I use the time to change lures as a chance to stretch, perhaps change positions, grab a snack or drink of water and most import, enjoy the day. The fish will be there.
My equipment list is short. Two spinning rods and one bait casting, two Plano 3640 boxes, a small box for terminal tackle usually my vest and tools that I carry on a lanyard around my neck.
My kayak is smaller than most. It's a Wilderness Systems Ride 115 that is just a shade over ten-feet. Thinking I would be able to load and unload it easier by myself and because I fish many inland lakes I think I made the right choice.
In the past I've had several Wilderness Systems Tarpon 120's. They are a couple of feet longer and take a little heavier weather better than my Ride.
I do use a regular size paddle (for me) but I carry a 24-inch Assualt paddle for maneuvering while fishing.
What you carry with you in the field or on the water is a personal choice. But bigger isn't necessarily better.

Sunday, February 19, 2017

Like an elevator weather goes up and down

So far this winter, there can't be too many complaints about our weather around SE Michigan. Cross country skiers will have to go north of Standish to find any decent skiing, and ice anglers probably a bit further.
But those that detest shoveling snow or getting the snow blower out don't have a lot of squawk about. How about living in southern California this past week?
This part of the country has been inundated with rain, turning streets into rivers with sinkholes, and dried up rivers overflowing banks and dams.
Consider California hasn't seen any rain to speak of for several years, it looks like they will get that much and more in a couple of days. What they need is a nice shower over a week or more. These downpours created more problems in the form of mudslides, stranded motorists and many citizens needing to be relocated.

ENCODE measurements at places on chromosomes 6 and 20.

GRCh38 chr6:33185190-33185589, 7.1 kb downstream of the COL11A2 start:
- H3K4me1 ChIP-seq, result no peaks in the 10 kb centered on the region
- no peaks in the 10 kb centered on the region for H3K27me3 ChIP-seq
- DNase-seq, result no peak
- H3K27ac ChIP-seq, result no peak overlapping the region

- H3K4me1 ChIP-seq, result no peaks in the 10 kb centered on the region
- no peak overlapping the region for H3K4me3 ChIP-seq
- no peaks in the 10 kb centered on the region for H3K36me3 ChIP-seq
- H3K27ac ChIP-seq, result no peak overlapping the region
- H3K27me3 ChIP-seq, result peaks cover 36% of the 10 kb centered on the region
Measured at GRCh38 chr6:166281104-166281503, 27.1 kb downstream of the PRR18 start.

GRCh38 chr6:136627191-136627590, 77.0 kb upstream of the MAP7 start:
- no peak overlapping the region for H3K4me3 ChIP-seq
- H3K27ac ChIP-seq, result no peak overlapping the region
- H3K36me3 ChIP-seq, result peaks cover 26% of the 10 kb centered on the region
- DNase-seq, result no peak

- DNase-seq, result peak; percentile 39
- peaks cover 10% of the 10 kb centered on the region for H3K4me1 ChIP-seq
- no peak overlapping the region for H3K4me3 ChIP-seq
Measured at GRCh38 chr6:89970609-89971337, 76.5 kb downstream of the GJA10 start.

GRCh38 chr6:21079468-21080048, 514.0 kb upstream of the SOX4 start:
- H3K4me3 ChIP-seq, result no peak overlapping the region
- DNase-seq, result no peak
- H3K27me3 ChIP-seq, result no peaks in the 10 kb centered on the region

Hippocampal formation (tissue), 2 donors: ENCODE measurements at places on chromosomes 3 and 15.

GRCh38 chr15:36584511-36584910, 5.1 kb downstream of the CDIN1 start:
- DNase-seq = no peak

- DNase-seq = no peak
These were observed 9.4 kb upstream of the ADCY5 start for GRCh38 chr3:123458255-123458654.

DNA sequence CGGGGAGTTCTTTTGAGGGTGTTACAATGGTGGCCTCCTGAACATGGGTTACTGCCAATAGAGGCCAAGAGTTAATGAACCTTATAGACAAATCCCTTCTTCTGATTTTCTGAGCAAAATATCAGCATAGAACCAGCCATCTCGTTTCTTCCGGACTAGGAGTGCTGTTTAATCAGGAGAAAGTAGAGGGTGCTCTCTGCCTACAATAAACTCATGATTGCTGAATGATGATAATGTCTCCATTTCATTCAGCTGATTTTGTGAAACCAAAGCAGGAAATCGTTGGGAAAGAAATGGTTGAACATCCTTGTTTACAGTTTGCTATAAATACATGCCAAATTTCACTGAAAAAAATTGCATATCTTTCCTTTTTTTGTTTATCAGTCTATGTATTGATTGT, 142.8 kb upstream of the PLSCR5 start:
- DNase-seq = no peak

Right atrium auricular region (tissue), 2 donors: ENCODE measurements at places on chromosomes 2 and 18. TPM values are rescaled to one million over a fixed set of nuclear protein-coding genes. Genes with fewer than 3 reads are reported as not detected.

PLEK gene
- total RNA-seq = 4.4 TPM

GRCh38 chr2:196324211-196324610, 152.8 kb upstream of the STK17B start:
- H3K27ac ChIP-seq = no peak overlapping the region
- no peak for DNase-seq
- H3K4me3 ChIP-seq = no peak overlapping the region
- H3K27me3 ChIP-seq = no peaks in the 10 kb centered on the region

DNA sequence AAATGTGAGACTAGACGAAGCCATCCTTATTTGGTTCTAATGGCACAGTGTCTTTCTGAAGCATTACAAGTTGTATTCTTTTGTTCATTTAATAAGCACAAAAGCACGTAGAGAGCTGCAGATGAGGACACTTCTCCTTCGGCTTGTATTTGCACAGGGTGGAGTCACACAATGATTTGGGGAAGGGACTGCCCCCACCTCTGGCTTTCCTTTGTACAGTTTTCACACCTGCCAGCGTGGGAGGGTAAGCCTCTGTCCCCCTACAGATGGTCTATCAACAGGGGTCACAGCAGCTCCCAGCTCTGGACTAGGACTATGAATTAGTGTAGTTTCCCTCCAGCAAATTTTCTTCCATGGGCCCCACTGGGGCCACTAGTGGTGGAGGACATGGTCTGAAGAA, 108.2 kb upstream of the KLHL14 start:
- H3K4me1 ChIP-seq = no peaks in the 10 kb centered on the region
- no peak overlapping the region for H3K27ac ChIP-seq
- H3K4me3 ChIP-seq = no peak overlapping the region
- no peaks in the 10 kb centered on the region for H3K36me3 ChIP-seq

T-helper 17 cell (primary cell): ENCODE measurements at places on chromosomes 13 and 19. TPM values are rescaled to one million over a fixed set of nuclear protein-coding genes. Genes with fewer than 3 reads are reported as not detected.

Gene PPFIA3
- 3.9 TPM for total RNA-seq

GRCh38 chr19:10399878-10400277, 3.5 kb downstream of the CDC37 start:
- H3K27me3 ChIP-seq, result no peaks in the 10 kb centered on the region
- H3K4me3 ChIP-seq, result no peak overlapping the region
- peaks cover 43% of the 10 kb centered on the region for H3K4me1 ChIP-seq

Around here we get our paybacks too. The weather folks say the next week will be above normal temperatures.
But down the road when we think we've ducked winter for a year, the next big snowfall will change all of that thinking.
Mother Nature doesn't give a whit about those spring flowers poking their pretty, colorful heads up through cold, wet soil.
Ww could experience freezing cold days along with heavy snow even in early spring just when the garden is calling us to till the soil in preparation to plant some seeds.
I think local anglers have given up on ice fishing and are putting their efforts in to getting boats and equipment ready for open water.
Kayak friends are chomping at the bit to slide their yaks into local lakes to try out those new square bill crank baits Santa left for them in their stockings.
But like all good things, patience is key. It's going to take a bit more time for local lakes to unlock what ice is left making waters fishable for another year.
If you haven't given in on not ice fishing anymore this year, better pack it up. There definitely is no such thing as safe ice.

Thursday, February 2, 2017

Why kayak tournament fish for bass

Why not, indeed. First, you have the opportunity to meet people with similar interests and it's not necessarily competition.
However, it is about fishing water for bass, pike, panfish or anything else you care to hook into.